Wednesday, March 7, 2012

ROWID: "this dreadful identifier"

Today I'm taking a look at the core packages of the PL/SQL language, namely the STANDARD and DBMS_STANDARD packages in the SYS schema. These packages contain a lot of the language features we use every day in PL/SQL programming.

These two packages are special in that you do not need to qualify the name of functions, procedures and constants in these packages with the package name. For example, SYSDATE and USER and DECODE and so on are declared in the STANDARD package, but you can use it without having to specify STANDARD.SYSDATE or STANDARD.USER or STANDARD.DECODE (which would get a bit tedious after a while...).

But enough lecturing! This post is really about the fun and/or weird stuff found in the comments of the STANDARD package.

You can have a peek at the package specification yourself by running the following query:

select text
from all_source
where owner = 'SYS'
and name = 'STANDARD'
and type = 'PACKAGE'
order by line

I'm using Oracle 10g XE to run this, the code and comments may obviously be different in other versions.


Line 700:

  -- PRIOR is WEIRD - For now, it will be treated as a function call.
  -- Does the function only take a column name?  how about its use in
  -- a predicate?
          return VARCHAR2 CHARACTER SET colname%CHARSET;
      pragma FIPSFLAG('PRIOR', 1452);

As programmers, I guess we all leave some questions in our code, but I am a bit concerned to find questions like this in production code in the core package of the database...

"ROWID: this dreadful identifier"

Line 863:

  -- ROWID: this dreadful identifier is supposed to represent a datatype
  -- outside of SQL and and a pseudo-column (function, to us) when inside
  -- a sql statement.  ADA data model doesn't allow for any
  -- function X return X;
  -- so we must special case this.  Yuk.  There's special-case code in ph2nre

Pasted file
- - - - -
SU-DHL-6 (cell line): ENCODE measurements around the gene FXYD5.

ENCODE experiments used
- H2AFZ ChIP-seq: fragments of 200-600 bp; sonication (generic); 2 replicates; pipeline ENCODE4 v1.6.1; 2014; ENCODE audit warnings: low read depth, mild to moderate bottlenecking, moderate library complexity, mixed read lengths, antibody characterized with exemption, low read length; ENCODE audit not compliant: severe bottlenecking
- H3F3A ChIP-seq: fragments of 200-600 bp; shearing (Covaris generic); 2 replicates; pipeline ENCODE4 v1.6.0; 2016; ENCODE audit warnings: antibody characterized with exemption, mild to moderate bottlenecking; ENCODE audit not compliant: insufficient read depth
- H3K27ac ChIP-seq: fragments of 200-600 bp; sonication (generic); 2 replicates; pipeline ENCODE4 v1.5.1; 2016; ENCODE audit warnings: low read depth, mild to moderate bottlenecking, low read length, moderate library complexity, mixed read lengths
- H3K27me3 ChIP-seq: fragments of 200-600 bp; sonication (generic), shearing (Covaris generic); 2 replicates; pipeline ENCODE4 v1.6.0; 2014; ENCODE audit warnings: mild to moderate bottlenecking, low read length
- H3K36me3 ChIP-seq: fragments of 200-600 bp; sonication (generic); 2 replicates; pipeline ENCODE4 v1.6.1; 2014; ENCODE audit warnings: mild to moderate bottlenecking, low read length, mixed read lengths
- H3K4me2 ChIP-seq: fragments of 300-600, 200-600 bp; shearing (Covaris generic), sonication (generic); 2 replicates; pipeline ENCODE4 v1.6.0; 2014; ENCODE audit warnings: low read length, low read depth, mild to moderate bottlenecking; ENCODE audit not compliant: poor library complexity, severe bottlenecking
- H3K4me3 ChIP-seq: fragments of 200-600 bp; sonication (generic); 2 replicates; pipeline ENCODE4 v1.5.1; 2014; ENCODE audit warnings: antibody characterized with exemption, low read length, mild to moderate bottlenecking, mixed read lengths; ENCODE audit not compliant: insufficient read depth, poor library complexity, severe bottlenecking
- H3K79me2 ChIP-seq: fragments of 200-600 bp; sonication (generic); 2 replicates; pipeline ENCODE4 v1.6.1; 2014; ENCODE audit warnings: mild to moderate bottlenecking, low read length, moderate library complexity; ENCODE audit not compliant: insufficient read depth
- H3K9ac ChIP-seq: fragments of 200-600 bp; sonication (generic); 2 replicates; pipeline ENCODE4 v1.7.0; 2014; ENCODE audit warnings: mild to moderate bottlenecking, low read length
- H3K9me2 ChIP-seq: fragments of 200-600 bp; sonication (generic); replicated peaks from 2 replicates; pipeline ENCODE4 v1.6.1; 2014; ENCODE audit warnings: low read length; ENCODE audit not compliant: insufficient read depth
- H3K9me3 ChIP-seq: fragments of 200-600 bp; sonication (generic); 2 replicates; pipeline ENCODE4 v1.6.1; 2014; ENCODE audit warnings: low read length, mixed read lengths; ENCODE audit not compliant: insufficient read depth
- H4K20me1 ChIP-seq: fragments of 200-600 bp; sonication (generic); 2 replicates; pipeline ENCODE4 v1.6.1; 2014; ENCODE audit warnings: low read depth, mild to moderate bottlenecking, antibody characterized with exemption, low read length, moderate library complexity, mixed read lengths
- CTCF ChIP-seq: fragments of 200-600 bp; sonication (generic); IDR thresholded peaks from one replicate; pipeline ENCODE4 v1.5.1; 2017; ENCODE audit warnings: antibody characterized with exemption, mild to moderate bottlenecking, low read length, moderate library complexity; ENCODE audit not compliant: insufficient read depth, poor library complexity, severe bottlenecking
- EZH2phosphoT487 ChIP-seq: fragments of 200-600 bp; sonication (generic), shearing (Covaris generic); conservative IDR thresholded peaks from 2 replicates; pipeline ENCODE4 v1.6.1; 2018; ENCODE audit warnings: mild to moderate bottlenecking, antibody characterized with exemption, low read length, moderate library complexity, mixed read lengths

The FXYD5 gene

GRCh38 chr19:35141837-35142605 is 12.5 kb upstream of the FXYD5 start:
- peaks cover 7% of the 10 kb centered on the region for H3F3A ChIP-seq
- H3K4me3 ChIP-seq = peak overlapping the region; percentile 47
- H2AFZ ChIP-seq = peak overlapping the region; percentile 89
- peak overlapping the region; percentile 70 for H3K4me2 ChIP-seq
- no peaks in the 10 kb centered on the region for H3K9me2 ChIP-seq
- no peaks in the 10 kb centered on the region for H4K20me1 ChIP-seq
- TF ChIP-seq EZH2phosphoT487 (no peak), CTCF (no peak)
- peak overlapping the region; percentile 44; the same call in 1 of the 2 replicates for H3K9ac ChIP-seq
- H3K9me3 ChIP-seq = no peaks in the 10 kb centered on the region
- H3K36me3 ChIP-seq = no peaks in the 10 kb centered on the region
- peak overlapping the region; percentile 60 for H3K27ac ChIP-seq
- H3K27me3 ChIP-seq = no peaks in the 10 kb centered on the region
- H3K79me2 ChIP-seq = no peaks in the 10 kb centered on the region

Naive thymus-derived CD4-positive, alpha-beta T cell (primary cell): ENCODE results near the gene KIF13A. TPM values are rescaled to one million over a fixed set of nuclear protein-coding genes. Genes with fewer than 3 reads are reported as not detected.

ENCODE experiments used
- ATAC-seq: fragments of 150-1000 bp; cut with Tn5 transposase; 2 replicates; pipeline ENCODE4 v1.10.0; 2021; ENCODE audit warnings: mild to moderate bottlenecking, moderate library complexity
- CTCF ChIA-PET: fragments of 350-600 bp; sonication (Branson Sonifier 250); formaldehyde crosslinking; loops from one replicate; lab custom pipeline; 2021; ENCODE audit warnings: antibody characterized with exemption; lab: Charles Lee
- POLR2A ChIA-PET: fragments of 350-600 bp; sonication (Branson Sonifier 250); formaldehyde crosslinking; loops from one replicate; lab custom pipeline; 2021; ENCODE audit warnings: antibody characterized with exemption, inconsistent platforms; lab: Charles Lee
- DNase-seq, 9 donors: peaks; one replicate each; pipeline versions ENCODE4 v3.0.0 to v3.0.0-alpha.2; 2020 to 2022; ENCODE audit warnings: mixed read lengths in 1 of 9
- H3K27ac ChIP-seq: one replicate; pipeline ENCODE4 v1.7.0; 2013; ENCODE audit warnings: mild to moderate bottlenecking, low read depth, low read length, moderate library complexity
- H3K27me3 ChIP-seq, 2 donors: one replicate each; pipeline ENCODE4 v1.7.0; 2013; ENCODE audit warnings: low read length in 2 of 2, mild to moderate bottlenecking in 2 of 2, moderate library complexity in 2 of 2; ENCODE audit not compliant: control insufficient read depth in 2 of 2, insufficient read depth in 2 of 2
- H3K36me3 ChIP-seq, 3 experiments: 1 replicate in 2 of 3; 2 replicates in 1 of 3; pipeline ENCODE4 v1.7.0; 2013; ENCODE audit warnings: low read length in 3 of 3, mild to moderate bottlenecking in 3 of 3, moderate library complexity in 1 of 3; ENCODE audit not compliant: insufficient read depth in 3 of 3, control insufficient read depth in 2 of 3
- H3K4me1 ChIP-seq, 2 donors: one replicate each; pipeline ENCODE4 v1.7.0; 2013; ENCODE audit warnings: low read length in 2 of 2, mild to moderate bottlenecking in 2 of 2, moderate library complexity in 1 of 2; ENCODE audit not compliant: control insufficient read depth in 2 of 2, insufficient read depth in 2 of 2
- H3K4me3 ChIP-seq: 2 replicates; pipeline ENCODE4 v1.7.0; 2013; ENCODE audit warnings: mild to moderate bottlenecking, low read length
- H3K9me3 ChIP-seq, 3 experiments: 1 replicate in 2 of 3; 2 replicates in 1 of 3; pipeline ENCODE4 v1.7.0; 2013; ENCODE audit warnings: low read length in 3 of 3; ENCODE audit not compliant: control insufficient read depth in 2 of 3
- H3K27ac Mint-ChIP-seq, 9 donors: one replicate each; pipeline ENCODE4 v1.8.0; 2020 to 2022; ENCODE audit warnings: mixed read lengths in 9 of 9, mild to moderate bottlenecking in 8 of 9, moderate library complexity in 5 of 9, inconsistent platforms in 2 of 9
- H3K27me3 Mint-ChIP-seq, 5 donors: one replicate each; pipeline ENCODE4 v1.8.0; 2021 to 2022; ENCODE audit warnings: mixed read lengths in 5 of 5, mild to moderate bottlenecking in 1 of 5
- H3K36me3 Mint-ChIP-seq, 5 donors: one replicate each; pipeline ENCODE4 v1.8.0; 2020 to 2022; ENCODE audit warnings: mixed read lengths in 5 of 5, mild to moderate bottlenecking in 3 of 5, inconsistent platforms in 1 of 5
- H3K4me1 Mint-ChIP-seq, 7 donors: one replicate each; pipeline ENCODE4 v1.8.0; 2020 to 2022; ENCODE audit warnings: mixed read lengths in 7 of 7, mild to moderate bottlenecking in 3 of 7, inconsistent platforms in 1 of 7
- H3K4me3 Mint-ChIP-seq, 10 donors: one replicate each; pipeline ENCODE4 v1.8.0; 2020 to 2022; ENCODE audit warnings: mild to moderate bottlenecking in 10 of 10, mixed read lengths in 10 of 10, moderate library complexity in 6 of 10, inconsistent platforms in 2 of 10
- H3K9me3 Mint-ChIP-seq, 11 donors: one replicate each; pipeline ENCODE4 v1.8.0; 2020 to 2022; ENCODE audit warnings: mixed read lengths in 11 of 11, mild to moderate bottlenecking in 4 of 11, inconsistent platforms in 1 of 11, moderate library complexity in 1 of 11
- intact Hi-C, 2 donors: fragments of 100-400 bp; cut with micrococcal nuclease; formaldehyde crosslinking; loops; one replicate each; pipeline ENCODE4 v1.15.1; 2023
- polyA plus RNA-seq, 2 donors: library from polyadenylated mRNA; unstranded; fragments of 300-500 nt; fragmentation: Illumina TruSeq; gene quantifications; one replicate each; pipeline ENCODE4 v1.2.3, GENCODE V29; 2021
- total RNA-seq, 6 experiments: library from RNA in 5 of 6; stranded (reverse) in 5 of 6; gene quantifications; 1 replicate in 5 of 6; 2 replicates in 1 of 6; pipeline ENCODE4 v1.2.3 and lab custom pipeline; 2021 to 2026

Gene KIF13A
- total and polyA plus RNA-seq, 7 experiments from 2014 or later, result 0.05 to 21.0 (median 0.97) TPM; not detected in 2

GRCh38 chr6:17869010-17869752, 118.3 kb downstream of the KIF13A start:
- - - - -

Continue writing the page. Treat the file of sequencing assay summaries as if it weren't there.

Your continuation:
-- which maps "rowid" to "rowid " if we're inside a SQL stmt.
  function "ROWID " return ROWID;
    pragma builtin('ROWID ', 1, 209, 240);  -- this had better never be called.

Yeah, yuk, nobody likes to special case stuff.

And remember: This had better never be called...! :-)

Who is JEM?

Line 978:

  -- Next two added for NLS 6/3/92 JEM.
  function TO_CHAR(left date, format varchar2, parms varchar2) return varchar2;
  function TO_CHAR(left number, format varchar2, parms varchar2)
    return varchar2;

This just reminds us that PL/SQL has been around for a long time; it's 20 years since this comment was added to the code (1992). That's kind of cool. Does anybody know who JEM is, and if he/she still works at Oracle?

"Under development"

Line 1483:

  --## Support for ANSI datetime data types is under development.
  --## The following operations, as well as the related types and
  --## operations defined above in the 8.1.5 section, are not yet
  --## available for use and are still subject to change.

I'm looking at version 10.2 (XE) and I see comments related to work under development in version 8.1.6. Was this ever finished?

"Should there be a pragma?"

Line 3088:

  -- Should there be a 8.2 new names pragma ?